Hidden beneath the discordant tones, variety show performances and ill-conceived, callow humour, there may well be the germ of a a decent satire here. But somewhere along the way, things took a turn for the worse, and we're left with a mess of high-minded character types acting like fools.
A total failure of a movie, but perhaps that is the point. The Brechtian climax suggests that this might have been a put on all along. There is only one joke in the film, any attempt at plot or emotion feels sickly and forced, but there are touches, like Caleb Landry Jones' dominatingly off performance, the occasional great shot or ponderance that suggests maybe McDonagh was trying at something here.
W.O.E. follows a unique set of philosophical rhetoric & libertarian ideals proving that McDonagh is one of the industries smarter directors. W.O.E is firstly the outward heist that leads to a morality tale, secondly the battle within to suppress the pain of unknown horrors through superficiality & lastly the letting go, the last stand, where we eventually take a chance on life or death. Glen Campbell holds the clues.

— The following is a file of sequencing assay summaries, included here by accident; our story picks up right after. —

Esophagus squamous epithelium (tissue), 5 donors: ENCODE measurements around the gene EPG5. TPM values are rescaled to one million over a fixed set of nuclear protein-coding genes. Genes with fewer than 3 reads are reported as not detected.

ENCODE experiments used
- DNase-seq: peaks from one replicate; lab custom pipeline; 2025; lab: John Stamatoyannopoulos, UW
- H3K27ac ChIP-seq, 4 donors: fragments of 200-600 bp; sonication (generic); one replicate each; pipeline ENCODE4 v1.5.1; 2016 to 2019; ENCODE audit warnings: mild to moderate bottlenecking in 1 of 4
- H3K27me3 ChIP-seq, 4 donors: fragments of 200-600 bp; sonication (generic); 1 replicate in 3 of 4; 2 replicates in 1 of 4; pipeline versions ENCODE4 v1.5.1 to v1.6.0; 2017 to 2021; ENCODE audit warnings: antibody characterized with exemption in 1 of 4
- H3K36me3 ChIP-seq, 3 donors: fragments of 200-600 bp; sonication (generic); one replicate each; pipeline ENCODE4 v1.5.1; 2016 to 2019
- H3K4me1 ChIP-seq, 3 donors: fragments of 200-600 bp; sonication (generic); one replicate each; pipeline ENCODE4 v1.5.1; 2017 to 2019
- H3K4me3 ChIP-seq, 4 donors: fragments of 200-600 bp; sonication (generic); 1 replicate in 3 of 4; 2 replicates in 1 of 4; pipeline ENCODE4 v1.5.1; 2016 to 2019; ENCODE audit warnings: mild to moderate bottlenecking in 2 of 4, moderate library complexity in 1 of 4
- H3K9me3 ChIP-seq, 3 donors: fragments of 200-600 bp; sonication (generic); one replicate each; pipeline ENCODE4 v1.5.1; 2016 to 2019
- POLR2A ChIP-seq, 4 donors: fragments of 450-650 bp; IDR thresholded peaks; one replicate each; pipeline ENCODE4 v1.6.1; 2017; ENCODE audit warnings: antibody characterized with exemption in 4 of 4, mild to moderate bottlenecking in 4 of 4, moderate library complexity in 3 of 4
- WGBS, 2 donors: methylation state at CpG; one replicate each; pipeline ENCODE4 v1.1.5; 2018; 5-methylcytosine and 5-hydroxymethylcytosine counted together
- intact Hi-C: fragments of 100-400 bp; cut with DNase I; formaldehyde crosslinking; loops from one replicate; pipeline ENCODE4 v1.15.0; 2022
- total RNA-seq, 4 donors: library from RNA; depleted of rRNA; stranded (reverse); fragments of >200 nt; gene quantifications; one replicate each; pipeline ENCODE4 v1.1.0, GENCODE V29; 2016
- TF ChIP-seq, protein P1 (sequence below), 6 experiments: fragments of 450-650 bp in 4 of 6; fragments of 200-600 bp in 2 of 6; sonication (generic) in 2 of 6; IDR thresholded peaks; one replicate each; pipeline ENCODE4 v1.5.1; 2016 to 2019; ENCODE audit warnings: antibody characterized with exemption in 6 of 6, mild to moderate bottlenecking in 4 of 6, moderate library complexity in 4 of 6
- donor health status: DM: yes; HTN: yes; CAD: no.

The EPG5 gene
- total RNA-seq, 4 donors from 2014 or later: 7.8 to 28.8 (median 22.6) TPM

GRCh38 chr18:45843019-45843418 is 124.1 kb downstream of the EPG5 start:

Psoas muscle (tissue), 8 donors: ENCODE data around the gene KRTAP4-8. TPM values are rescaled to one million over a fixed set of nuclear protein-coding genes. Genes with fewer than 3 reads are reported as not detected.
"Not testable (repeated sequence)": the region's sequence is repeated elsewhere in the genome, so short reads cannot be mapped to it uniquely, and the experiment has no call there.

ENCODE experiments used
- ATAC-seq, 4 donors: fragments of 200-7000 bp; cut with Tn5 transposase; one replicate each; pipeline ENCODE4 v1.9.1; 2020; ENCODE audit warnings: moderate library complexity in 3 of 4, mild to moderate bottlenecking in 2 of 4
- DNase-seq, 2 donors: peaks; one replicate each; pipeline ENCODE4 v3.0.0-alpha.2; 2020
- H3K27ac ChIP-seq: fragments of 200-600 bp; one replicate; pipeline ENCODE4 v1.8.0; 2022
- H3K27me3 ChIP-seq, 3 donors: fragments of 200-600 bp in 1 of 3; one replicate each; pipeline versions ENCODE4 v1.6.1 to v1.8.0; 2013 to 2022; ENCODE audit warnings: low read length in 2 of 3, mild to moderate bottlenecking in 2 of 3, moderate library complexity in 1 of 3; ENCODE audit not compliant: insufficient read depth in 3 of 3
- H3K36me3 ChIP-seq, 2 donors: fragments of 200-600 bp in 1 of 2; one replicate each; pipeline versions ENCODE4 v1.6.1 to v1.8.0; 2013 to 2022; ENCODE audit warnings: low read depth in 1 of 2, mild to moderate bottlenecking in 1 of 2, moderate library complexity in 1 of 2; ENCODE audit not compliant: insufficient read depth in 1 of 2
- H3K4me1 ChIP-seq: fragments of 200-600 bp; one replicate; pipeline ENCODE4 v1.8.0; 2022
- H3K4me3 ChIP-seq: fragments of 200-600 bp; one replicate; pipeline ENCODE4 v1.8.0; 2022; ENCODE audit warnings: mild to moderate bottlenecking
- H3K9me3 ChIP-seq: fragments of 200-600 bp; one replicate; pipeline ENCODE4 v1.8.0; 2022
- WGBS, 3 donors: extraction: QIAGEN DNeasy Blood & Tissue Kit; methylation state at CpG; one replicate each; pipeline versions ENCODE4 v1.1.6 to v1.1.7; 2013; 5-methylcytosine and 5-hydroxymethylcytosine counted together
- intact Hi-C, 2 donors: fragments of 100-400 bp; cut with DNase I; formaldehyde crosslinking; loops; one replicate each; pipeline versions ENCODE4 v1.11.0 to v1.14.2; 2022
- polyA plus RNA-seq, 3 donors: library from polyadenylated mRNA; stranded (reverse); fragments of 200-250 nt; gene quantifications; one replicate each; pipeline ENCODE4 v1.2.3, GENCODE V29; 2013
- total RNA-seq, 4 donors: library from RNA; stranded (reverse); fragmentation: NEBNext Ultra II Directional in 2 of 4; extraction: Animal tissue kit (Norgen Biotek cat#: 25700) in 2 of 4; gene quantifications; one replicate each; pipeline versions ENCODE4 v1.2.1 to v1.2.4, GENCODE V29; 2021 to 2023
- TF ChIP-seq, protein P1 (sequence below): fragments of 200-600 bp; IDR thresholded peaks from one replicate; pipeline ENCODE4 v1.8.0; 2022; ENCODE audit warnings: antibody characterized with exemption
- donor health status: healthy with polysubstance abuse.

The racism and ironic racism (mainly against Asians, which Hollywood still deems wholly acceptable) and faux satire of bad policing might be more bearable if this was actually funny. It's not. No one looks like they care about being in this. The writing misses its targets every time. Just appallingly dire and complacent. Watch Kiss Kiss Bang Bang or the Nice Guys instead.
A movie with the outspoken intention of being offensive, and it is at its best when playing with racial prejudices although they're played quite safe through commentary. Also “the bad good guys” are in the end just good, because the bad guys have been demonised to the max. So it’s the usual story of good guys vs. bad guys with justified violence and funny oneliners. The literary references are a nice plus.